The 12 Chilean Mesquites (Prosopis chilensis) in my garden have formed their beans, and by June, tons of ripe beans will be littering my landscape. We chose the Chilean Mesquites because they are very fast growing and we needed shade quickly. In hindsight, I realize that having so many is going to present more than a few problems, not only because of the litter, but also as they mature they will need major pruning that we will not be able to do ourselves. Our mesquites are already too tall to pick the unripe beans while they are still in bunches. As the beans ripen, they will drop individually, so I will have to wait until then to start the cleanup--just in time for the sweltering monsoon season! If I had any interest in using the beans, Desert Harvesters provides some neat facts about mesquites, and ways to use mesquite bean flour in recipes.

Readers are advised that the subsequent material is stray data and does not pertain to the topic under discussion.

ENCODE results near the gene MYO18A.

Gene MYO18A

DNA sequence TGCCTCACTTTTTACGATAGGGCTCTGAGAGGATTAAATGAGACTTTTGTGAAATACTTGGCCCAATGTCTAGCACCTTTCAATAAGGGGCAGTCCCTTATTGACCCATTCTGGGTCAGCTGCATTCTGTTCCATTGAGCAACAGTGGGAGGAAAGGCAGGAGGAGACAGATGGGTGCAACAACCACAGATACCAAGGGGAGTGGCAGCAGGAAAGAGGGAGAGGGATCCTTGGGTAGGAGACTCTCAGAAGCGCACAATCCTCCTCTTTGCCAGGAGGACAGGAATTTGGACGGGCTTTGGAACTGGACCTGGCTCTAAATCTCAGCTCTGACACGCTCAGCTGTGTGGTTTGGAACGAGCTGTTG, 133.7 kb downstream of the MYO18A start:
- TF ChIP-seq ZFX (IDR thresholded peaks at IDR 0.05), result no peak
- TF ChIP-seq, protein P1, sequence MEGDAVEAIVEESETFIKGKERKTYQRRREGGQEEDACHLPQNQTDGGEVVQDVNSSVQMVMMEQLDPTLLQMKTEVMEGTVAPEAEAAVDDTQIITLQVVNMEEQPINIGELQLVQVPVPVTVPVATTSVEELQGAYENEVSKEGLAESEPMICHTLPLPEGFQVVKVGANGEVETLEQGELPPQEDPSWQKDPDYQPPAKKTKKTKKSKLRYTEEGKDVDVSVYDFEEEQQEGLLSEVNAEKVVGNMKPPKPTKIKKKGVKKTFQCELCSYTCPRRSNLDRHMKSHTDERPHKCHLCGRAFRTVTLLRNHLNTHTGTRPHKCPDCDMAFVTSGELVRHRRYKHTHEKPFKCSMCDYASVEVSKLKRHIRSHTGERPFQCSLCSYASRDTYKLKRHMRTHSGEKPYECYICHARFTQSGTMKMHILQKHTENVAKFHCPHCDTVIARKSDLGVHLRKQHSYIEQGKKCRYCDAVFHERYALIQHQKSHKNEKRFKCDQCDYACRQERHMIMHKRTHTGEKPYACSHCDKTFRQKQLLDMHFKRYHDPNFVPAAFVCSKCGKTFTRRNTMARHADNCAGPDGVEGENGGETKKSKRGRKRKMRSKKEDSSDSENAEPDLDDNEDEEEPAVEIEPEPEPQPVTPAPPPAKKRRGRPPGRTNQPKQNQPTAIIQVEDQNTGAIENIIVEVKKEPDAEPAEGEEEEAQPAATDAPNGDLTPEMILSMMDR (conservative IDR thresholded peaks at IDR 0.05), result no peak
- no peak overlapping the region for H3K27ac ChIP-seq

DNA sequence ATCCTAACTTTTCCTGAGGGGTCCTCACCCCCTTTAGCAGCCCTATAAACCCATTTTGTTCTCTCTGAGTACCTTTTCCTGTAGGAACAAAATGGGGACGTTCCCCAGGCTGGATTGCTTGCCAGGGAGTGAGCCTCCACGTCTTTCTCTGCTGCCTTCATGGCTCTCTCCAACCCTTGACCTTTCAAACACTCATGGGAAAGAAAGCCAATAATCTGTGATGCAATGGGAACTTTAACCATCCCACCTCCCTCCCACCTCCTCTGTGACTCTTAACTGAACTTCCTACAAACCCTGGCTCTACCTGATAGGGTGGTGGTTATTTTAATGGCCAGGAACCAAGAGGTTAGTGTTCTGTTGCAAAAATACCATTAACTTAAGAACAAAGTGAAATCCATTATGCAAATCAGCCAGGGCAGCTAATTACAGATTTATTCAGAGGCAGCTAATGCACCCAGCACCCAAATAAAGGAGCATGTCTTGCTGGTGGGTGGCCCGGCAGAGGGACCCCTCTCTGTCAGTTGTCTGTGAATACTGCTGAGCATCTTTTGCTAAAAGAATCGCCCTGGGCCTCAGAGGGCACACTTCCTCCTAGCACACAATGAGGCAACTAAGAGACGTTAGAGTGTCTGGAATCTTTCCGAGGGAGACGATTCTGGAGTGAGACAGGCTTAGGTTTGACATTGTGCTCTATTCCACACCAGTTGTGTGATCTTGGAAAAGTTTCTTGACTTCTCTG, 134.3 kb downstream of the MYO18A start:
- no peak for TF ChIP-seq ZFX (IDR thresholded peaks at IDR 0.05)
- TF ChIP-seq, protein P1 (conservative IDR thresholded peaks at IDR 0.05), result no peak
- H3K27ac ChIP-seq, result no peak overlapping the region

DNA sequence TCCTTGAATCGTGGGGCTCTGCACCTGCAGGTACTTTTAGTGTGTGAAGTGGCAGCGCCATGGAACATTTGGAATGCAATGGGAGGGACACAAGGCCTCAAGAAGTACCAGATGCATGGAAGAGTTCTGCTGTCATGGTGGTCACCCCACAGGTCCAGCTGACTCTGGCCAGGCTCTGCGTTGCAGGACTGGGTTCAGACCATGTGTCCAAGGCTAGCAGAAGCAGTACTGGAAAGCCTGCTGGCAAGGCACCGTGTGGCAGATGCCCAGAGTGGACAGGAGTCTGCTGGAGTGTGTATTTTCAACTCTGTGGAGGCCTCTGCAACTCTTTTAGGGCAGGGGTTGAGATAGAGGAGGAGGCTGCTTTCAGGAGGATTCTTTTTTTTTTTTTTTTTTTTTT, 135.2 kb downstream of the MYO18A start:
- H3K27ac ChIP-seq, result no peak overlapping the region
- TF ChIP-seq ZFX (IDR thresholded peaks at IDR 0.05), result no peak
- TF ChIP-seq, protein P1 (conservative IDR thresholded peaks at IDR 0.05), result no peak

I have two other tree varieties in my landscape, and they too are very messy. The Desert Museum Palo Verdes, (Parkinsonia Hybrid 'Desert Museum') are advertised as low litter, but they are long and heavy bloomers and the dried flowers around the trees are an inch deep right now! Willow Acacia, (Acacia salicina) drops pods and seeds all summer, and then its dried little puff balls in fall and winter. All this litter dropped on gravel is tough to clean up. Unfortunately, I like a litter-free landscape!